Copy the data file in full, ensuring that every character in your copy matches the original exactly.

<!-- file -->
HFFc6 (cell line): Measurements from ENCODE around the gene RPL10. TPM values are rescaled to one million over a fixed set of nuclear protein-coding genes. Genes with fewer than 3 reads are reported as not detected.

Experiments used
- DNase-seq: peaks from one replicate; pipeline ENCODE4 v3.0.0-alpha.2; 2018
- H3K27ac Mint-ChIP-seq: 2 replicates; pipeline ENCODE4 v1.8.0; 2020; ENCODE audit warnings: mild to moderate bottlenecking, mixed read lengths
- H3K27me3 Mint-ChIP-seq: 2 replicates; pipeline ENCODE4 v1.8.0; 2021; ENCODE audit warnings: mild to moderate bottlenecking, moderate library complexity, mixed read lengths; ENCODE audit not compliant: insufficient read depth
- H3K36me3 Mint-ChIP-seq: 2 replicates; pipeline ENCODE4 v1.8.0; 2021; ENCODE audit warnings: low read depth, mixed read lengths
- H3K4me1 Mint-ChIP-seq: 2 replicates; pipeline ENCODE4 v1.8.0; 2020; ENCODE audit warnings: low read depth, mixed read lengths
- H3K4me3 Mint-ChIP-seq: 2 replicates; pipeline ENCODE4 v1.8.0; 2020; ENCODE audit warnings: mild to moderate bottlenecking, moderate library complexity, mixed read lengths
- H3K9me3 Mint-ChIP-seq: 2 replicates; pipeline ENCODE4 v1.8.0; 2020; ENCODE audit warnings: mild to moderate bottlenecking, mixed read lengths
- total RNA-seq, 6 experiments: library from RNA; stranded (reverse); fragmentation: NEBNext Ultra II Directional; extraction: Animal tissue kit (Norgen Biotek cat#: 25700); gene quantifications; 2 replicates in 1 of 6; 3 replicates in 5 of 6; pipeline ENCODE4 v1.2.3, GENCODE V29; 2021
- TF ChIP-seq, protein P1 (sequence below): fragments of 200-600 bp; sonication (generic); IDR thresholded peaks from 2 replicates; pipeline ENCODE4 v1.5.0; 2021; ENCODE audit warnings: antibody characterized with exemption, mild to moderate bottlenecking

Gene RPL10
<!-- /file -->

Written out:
HFFc6 (cell line): Measurements from ENCODE around the gene RPL10. TPM values are rescaled to one million over a fixed set of nuclear protein-coding genes. Genes with fewer than 3 reads are reported as not detected.

Experiments used
- DNase-seq: peaks from one replicate; pipeline ENCODE4 v3.0.0-alpha.2; 2018
- H3K27ac Mint-ChIP-seq: 2 replicates; pipeline ENCODE4 v1.8.0; 2020; ENCODE audit warnings: mild to moderate bottlenecking, mixed read lengths
- H3K27me3 Mint-ChIP-seq: 2 replicates; pipeline ENCODE4 v1.8.0; 2021; ENCODE audit warnings: mild to moderate bottlenecking, moderate library complexity, mixed read lengths; ENCODE audit not compliant: insufficient read depth
- H3K36me3 Mint-ChIP-seq: 2 replicates; pipeline ENCODE4 v1.8.0; 2021; ENCODE audit warnings: low read depth, mixed read lengths
- H3K4me1 Mint-ChIP-seq: 2 replicates; pipeline ENCODE4 v1.8.0; 2020; ENCODE audit warnings: low read depth, mixed read lengths
- H3K4me3 Mint-ChIP-seq: 2 replicates; pipeline ENCODE4 v1.8.0; 2020; ENCODE audit warnings: mild to moderate bottlenecking, moderate library complexity, mixed read lengths
- H3K9me3 Mint-ChIP-seq: 2 replicates; pipeline ENCODE4 v1.8.0; 2020; ENCODE audit warnings: mild to moderate bottlenecking, mixed read lengths
- total RNA-seq, 6 experiments: library from RNA; stranded (reverse); fragmentation: NEBNext Ultra II Directional; extraction: Animal tissue kit (Norgen Biotek cat#: 25700); gene quantifications; 2 replicates in 1 of 6; 3 replicates in 5 of 6; pipeline ENCODE4 v1.2.3, GENCODE V29; 2021
- TF ChIP-seq, protein P1 (sequence below): fragments of 200-600 bp; sonication (generic); IDR thresholded peaks from 2 replicates; pipeline ENCODE4 v1.5.0; 2021; ENCODE audit warnings: antibody characterized with exemption, mild to moderate bottlenecking

Gene RPL10